An aerial view of Texas' Port of Brownsville, which is the site of the proposed Rio Grande liquefied natural gas terminal. Coast Guard News/Flickr

USA - ‘Statutory rubber stamp’: FERC gas approvals face court battle

Court fights over proposed Gulf Coast gas export facilities are exerting new pressure on federal energy regulators to reevaluate whether it is in the public’s best interest to ship fossil fuels to foreign countries as the world confronts climate change.

The permitting process for liquefied natural gas facilities is different from other types of gas projects because the federal government has to sign off not only on construction of the facility itself, but also on the fuel’s destination. The Department of Energy is responsible for greenlighting LNG exports, and the Federal Energy Regulatory Commission approves siting and construction.

Advocacy groups are making their argument in at least three pending court cases that the authorization process is in serious need of a revamp.

“There’s a little bit of a buck-passing between the agencies,” said Sierra Club attorney Nathan Matthews, who has challenged numerous LNG export terminals in court.

“We want to litigate the fundamental question,” he said. “Is this in the nation’s interest?”

A lack of analysis is enshrined in at least part of the LNG approval process. DOE is required by Congress under the Natural Gas Act to greenlight gas exports to free-trade-agreement countries.

“It’s virtually a statutory rubber stamp,” said Megan Gibson, chief counsel at the Niskanen Center, which has litigated on behalf of property owners in the path of LNG projects.

LNG is gas that has been cooled to liquid form at minus 260 degrees Fahrenheit, drastically shrinking its volume and allowing it to be more easily stored and transported in specialized containers.

The United States is already the world’s largest LNG exporter, and gas shipments are expected to continue to increase, according to the U.S. Energy Information Administration. EIA anticipates total export capacity across North America will more than double by 2027, with U.S. terminals accounting for three-quarters of the new capacity.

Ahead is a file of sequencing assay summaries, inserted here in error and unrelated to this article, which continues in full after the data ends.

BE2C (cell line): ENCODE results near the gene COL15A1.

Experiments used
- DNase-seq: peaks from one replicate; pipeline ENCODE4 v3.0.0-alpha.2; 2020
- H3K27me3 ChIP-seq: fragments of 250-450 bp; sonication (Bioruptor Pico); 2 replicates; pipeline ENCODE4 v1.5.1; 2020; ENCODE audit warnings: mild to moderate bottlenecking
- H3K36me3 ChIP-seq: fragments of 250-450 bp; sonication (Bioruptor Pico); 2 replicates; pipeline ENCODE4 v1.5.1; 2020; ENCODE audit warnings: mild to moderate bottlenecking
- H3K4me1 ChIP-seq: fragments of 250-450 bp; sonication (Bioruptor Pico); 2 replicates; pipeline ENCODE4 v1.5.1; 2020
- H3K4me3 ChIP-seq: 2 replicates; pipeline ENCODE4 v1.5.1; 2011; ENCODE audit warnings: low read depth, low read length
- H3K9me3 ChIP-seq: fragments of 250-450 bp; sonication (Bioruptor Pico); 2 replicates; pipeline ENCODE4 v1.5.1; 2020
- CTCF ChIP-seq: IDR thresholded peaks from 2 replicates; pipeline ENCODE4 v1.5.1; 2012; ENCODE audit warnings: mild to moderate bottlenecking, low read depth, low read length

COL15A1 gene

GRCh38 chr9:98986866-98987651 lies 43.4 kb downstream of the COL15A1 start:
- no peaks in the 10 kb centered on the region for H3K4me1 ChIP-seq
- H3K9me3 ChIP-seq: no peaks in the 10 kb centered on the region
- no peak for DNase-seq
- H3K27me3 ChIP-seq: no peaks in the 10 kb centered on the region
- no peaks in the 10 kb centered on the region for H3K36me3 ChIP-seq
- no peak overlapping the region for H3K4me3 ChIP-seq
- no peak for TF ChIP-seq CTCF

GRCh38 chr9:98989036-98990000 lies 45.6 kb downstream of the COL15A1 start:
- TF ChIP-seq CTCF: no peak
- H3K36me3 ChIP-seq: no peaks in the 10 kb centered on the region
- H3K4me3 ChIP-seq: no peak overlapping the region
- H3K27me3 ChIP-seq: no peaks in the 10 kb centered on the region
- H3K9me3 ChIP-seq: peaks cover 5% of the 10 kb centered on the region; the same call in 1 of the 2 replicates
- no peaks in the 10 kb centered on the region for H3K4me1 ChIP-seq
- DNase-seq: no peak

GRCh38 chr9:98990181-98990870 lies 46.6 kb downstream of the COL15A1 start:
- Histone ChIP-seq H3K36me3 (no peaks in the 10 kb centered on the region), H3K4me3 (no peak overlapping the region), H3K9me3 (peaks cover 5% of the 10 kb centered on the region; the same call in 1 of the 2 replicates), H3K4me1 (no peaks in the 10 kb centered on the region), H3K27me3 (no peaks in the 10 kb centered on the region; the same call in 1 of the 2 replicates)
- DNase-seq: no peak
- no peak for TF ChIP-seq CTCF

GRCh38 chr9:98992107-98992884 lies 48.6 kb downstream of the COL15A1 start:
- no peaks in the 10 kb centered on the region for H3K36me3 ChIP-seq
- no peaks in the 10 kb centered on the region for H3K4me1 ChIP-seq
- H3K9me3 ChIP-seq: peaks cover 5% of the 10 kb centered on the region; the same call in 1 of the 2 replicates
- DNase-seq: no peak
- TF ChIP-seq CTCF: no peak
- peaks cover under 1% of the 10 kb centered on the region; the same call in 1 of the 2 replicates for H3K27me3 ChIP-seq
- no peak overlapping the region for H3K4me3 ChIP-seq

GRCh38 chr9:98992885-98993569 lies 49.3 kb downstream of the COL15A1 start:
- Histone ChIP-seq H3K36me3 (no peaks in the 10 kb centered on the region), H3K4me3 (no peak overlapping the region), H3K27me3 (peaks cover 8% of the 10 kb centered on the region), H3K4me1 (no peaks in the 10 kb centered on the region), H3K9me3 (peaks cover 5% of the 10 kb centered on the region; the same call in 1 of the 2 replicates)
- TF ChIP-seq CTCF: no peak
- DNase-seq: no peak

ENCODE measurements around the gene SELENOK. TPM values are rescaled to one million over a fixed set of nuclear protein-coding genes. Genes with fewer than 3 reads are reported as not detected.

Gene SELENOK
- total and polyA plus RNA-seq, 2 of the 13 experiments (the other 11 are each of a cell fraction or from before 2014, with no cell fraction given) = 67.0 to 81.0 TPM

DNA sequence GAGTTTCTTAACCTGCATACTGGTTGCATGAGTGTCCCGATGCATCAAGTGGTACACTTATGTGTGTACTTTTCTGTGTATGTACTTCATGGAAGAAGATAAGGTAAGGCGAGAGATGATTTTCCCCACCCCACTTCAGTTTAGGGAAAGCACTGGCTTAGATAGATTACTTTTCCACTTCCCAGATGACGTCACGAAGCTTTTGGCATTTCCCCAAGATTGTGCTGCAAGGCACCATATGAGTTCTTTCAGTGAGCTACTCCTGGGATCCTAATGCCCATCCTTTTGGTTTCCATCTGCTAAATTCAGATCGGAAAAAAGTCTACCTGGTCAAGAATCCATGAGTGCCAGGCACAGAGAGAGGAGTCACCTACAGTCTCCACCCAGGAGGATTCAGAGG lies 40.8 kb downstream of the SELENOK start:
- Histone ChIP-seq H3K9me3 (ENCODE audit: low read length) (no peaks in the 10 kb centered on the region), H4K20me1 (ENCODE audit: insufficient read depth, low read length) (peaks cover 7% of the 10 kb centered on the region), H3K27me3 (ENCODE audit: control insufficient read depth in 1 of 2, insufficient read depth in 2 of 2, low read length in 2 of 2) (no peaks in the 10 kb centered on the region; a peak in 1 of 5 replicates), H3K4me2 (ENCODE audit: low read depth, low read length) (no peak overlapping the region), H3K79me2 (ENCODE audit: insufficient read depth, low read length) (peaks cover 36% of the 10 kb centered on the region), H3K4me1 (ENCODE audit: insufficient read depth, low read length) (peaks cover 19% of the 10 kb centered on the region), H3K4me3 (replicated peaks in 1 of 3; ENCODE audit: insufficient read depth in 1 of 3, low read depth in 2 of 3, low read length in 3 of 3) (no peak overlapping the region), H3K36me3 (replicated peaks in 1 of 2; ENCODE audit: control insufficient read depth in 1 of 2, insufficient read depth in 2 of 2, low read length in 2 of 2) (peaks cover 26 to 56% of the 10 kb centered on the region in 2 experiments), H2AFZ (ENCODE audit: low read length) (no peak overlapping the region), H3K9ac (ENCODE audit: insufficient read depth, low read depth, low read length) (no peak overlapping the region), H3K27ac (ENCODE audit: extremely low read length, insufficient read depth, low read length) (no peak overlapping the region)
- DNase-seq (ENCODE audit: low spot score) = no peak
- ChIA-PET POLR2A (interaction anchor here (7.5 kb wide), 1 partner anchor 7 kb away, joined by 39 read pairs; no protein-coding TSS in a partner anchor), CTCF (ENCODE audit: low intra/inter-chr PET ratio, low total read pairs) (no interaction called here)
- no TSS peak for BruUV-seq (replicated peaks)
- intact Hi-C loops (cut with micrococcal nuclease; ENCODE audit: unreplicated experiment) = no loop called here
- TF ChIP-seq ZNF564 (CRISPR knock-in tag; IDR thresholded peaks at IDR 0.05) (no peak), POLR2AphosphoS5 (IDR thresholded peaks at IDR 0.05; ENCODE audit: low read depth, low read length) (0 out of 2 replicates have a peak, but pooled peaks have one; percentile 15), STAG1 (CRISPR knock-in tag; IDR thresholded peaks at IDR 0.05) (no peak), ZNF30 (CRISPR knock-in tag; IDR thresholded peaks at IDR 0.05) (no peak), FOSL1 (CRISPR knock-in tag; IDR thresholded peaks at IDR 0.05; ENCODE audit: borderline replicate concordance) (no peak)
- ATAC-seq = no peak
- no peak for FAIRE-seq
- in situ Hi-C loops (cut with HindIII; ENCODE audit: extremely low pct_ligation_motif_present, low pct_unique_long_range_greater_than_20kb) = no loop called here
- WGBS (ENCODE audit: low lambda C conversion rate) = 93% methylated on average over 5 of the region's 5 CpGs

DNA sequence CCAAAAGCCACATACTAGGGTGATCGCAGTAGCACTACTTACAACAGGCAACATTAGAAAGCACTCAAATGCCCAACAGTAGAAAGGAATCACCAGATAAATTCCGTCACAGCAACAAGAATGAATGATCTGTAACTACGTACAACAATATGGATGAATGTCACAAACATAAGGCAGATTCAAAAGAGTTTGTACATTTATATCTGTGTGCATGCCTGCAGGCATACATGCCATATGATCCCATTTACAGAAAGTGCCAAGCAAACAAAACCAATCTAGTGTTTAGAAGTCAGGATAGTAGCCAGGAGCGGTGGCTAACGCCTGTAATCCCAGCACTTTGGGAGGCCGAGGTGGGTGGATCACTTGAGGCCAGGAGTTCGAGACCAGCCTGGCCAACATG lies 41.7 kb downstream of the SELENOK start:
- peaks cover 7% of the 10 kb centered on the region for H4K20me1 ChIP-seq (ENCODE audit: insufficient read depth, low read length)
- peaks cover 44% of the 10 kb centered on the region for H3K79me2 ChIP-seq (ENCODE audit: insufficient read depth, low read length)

While LNG’s supporters laud the fuel as important for U.S. economic and national security, the industry’s critics say expansion in the face of rising global greenhouse gas emissions is a mistake.

If LNG is bound for non-free-trade-agreement countries, DOE has discretion to decide whether exports are in the public interest, but the threshold for agency approvals is “rather low and not very well-defined,” Gibson said.

Meanwhile, Section 3 of the NGA tells FERC it can approve or deny an application for siting an LNG facility, but the statute doesn’t provide a legal standard for how to make that decision, said Jennifer Danis, federal energy policy director at the Institute for Policy Integrity.

As a result, FERC has tended to follow DOE’s determination that projects should move forward, and courts have gone along with that approach.

However, Danis said FERC should place less emphasis on DOE’s decisionmaking and give greater weight to factors like environmental justice and climate impacts.

“Because the structure of Section 3 breaks the export approval determination apart from the facilities siting question, it would make sense that FERC’s and DOE’s determinations require very different inquiries,” Danis said in an email.

Neither agency responded to requests for comment about their approach to approving LNG facilities.

In addition to climate risk, LNG development often leads to wetland loss and diminished coastal resilience to hurricanes, said Matthews of the Sierra Club. And LNG facilities are most likely to be located near low-income communities of color that already face disproportionate exposure to pollution.

“Looking at the whole life cycle, it is contrary to the public interest,” said Matthews. “It’s locking us into fossil fuels for another 20 or 30 years when we need to be ramping down our use.”

Critics of the current system for LNG export approvals say they do not see the federal government’s approach changing without intervention from the courts.

In July, DOE rejected a petition first filed in 2013 by the Sierra Club and the Center for Biological Diversity, requesting that the agency create regulations for deciding whether exports are in the public interest. DOE’s response only came after the groups sued to force the agency to address their request.

On Nov. 14, Democratic Sen. Jeff Merkley of Oregon and 65 other lawmakers signed a letter to DOE, calling on the agency to revamp what they said was its “outdated and insufficient methods of measuring climate impacts.”

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